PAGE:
- Purpose of the EGR system
- Health Benefits
- High and Low Pressure EGR
- Disadvantages and possible malfunctions
- EGR cooler
An EGR (Exhaust Gas Recirculation), also called “UGR” in Dutch (Exhaust Gas Recirculation) by some brands, has the task of returning part of the exhaust gases to the engine. The EGR valve is used on both petrol and diesel engines. The EGR is mounted on the exhaust side of the engine block.
A thick metal pipe runs from the exhaust manifold to the EGR cooler. This cools the hot exhaust gases (effect of a heat exchanger). From the EGR cooler, the exhaust gas goes to the EGR valve, which mixes the exhaust gases with the supplied air. EGR can be output as a high pressure (short route) or a low pressure (long route). Both systems have their own advantages and disadvantages. This is described in the High and Low Pressure EGR chapter (later on this page).
The EGR valve and lines can be mounted in different places, but the exhaust gas is always drained as close to the exhaust manifold as possible. The image below shows the locations where the components of the EGR are mounted on the engine block.
Because the EGR valve has to be opened or completely closed in several positions, a stepper motor to operate the valve.
Purpose of the EGR system:
By adding small amounts of exhaust gas to the fresh air in the engine's intake, the oxygen content for combustion is reduced. A lower oxygen ratio results in a 'less good' combustion. The combustion rate and the combustion temperature decrease as a result. The lower temperature of the combustion gases reduces the nitrogen oxides (NOx) content. This makes the exhaust gases cleaner, which benefits the environmental requirements.
On older engines, the EGR valve is closed when the engine is cold. On the new engines, the valve is also open when the engine is cold, so that the warm exhaust gases help to warm up the engine. The EGR is inoperative when accelerating, decelerating and idling. At partial load, the operation is fully utilized.
The computer controls the amount of exhaust that may be returned to the engine based on the following data:
- The engine load (the EGR only works at part load; at full load, the valve is closed).
- The engine speed (when the speed is too low or too high, the valve is closed).
- The intake air temperature.
With this data, the computer controls the solenoid valve with a specific duty cycle. If the difference is minimal, the vacuum transducer is controlled so that the EGR valve is not activated. In this rest position, the solenoid valve transmits the outside air pressure to the EGR valve. However, if the amount of air drawn in is greater than the required amount of air, the solenoid valve is actuated in such a way that the vacuum of the vacuum pump is also applied to the EGR valve. The vacuum from the vacuum pump to the EGR valve is thus regulated by means of the solenoid valve. As a result, the EGR valve is opened so far that the difference between the required and the intake air is always minimal.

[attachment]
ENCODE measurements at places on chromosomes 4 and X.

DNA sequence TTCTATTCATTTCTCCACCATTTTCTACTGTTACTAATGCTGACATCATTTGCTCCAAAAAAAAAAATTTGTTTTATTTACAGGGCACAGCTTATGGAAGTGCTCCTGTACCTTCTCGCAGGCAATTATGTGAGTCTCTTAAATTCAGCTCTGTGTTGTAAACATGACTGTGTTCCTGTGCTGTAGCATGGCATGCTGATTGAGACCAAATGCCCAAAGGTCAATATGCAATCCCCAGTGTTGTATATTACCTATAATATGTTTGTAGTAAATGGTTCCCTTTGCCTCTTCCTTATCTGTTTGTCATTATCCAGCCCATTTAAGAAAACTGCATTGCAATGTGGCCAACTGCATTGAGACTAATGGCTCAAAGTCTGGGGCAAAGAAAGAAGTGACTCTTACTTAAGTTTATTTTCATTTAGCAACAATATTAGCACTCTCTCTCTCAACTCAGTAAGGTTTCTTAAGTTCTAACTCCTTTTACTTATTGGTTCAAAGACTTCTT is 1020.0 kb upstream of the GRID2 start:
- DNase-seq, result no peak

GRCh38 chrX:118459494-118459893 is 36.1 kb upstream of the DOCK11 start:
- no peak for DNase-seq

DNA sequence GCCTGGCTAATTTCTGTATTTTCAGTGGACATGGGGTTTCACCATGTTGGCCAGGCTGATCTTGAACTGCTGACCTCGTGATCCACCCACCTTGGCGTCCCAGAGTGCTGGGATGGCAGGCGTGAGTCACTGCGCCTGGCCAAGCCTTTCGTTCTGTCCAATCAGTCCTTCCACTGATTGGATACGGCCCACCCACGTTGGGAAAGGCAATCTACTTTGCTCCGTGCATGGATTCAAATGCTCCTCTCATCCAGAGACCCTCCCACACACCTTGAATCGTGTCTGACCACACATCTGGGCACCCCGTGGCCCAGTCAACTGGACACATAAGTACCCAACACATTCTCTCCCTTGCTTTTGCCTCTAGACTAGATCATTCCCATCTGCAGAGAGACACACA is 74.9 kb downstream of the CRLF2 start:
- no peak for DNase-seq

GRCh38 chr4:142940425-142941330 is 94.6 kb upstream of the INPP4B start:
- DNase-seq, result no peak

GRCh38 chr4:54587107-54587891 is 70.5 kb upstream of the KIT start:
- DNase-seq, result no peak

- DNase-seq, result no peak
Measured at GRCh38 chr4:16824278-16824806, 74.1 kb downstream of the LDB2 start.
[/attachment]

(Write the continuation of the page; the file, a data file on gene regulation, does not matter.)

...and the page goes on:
High and Low Pressure EGR:
The exhaust gas recirculation system can be divided into two systems, namely the high pressure EGR and the low pressure EGR. The difference is where the exhaust gases are tapped from the exhaust. The operation, advantages and disadvantages of both systems are described below.
High Pressure EGR (short route):
The exhaust gases are already returned to the engine before the turbo. There is an EGR line between the exhaust manifold and the turbo. Often there is a cooler on this line to bring the exhaust gas temperature down. The EGR valve is located at the end of this line. When the EGR valve opens, the exhaust gases in the line mix with the intake air that is fed from the intercooler to the engine's intake.
Advantages of the high pressure EGR:
- EGR can be adjusted very quickly to the dynamic engine condition.
- At a cold start, the EGR will help to raise the temperature in the combustion chamber as quickly as possible (standard for diesel engines of the EURO III generation and later).
- Contamination in the intake path due to soot formation.